Concurrent Jurisdiction between the World Trade Organization and the AfCFTA Dispute Settlement Systems


October 16, 2019


On March 21st 2018, the Agreement establishing the African Continental Free Trade area (AfCFTA)  was signed in Kigali Rwanda. It subsequently came into force on 30 May 2019 after receiving the required number of ratifications (22). AfCFTA forms part of the objective of African Countries in establishing an African Economic Community by 2063. This objective is embodied in the Abuja Treaty which was adopted in June 1991. AfCFTA seeks to create a common market within the continent; boost intra-African trade; increase competition in trade and address the problem of multiple membership in regional economic communities among African countries.

Dispute settlement in the African Continental Free Trade Area Agreement

Article 20 of the AfCFTA Agreement speaks to dispute resolution. It establishes a dispute settlement mechanism which is administered by the DSB. In expounding on the provisions of Article 20 AfCFTA Agreement, the AfCFTA establishes the Protocol on the Rules and Procedure on the settlement of disputes. The overall objectives of the dispute settlement mechanism is the preservation of predictability and security of the regional trading system, and safeguarding the rights and obligations of the member states.

Settlement of disputes in the WTO

The WTO Dispute Settlement Understanding (DSU) applies to disputes arising from WTO Agreements. Article 2 of the DSU creates the Dispute Settlement Body (DSB). The DSB consists of the representatives of all the WTO members and has the mandate of administering dispute settlement proceedings. In administering the proceedings, the DSB approves the requests to create panels, adopts reports from Panels and the Appellate Body and gives authorization to WTO member countries to impose retaliatory measures when the defending country is not complying with the judgment.

Interaction between the two dispute settlement systems

The AfCFTA seeks to economically integrate all the countries in the continent. Majority of African countries are members to the WTO except for Sudan, Ethiopia and Algeria. In my view, in the event of a dispute among African countries which are both members of the WTO and AfCFTA, then the matter can be referred to either the WTO dispute settlement system or the AfCFTA approach to the resolution of disputes. However, if the parties seek redress in one of the two dispute resolution systems then the other option is not available to them. This is because both dispute resolution systems act as “courts” of first instance and not appeal mechanisms as will be explained below.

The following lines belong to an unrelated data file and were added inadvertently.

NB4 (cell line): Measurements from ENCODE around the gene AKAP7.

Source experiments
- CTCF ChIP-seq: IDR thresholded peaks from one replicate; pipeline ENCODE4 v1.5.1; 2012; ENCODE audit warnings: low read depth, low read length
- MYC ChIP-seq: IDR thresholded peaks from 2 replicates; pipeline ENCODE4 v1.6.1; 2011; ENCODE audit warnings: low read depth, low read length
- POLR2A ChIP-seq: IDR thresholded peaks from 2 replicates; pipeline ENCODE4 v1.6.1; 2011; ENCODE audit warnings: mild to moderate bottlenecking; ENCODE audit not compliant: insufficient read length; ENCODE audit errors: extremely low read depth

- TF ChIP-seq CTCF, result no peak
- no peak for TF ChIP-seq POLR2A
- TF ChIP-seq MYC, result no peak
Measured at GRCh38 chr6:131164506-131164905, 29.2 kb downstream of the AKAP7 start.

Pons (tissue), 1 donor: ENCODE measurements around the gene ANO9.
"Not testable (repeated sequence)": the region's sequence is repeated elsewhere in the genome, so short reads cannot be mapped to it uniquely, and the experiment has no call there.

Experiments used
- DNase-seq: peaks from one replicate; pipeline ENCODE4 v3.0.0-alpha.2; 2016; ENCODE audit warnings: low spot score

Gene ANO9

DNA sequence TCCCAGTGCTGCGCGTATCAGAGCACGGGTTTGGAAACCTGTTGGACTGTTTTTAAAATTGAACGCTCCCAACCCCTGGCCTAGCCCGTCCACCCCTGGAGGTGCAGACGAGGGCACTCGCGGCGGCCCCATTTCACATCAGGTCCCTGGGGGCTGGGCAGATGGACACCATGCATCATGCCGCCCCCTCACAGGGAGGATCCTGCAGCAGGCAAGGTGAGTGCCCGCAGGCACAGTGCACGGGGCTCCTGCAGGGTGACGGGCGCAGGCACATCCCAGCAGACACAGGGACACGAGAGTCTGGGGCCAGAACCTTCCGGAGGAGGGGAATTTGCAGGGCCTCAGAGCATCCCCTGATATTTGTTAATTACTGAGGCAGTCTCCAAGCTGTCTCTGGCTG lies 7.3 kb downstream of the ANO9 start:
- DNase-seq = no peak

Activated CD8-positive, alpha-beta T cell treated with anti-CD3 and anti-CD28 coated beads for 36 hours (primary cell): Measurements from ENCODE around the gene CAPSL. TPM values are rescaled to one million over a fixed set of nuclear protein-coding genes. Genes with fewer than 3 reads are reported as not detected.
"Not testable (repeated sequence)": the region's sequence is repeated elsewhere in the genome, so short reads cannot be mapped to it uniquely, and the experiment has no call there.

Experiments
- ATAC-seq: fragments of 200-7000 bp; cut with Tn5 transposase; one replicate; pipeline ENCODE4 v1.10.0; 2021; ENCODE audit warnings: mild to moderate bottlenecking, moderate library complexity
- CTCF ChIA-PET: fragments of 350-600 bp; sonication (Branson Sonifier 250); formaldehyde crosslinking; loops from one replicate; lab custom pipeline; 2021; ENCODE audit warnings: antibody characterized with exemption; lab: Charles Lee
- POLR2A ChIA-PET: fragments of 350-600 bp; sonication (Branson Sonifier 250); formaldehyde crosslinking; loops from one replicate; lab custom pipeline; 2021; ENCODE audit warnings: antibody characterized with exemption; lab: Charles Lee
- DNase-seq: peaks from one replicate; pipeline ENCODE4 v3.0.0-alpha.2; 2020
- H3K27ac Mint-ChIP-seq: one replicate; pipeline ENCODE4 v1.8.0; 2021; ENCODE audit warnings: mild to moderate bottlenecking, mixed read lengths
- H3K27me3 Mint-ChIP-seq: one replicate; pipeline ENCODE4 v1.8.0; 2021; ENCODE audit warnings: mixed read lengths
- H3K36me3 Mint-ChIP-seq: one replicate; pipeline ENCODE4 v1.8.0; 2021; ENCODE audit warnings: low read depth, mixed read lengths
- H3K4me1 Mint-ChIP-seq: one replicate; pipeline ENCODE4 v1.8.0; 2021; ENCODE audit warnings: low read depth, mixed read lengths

The AfCFTA dispute resolution Protocol makes this clear when it provides that a state party which has invoked the rules and procedure of the Protocol in relation to a specific matter shall not invoke another dispute resolution forum with regards to the same matter. Further on the procedure for the resolution of disputes, the Protocol establishes that the dispute settlement body shall make a determination of the matter (dispute between state parties) and in doing so, its decision shall be binding and final to the parties of the disputes. In essence, this means that an AfCFTA member state cannot resort to the WTO DSB or any other Regional economic community dispute settlement system after the instituting a dispute with AfCFTA’s DSB.

The WTO and overlapping jurisdictions in regional trade agreements’ (RTA) dispute settlement systems

Overlap of jurisdictions in the context of dispute resolution refers to a situation where the same dispute or aspects of the same dispute can be settled by two or more dispute resolution systems. Article 23 of the DSU sets out the jurisdiction of the WTO. It states that the DSU procedure shall provide recourse to WTO members whose rights, obligations or benefits have been violated by another WTO member. Such a violation must also be in relation to a WTO Agreement.

Nothing in this jurisdiction clause speaks directly to the effect of overlapping jurisdiction between the WTO and dispute resolution systems in RTAs. However, the effect of judgments made by other bodies on the jurisdiction of the WTO has been clarified in Japan Alcoholic beverages case. The Appellate Body stated that the res-judica effect of judgments is applicable to the WTO system. This means that a country which is a member of both the WTO and AfCFTA cannot resort to either the WTO or AfCTA’s dispute settlement system after choosing one of the two options as the matter will be considered to be re-judicata.

In conclusion, in order to address a scenario where a AfCFTA member might resort to the WTO and still want the dispute to be resolved under the AfCFTA’s dispute resolution protocol, then this article proposes that the latter Protocol should be amended to the effect that, matters raised in the WTO context and in AfCFTA’s context should be considered not to be the same. This is because the law governing the two entities are different and that the WTO dispute resolution system does not have the jurisdiction to enforce provisions of regional trade agreements.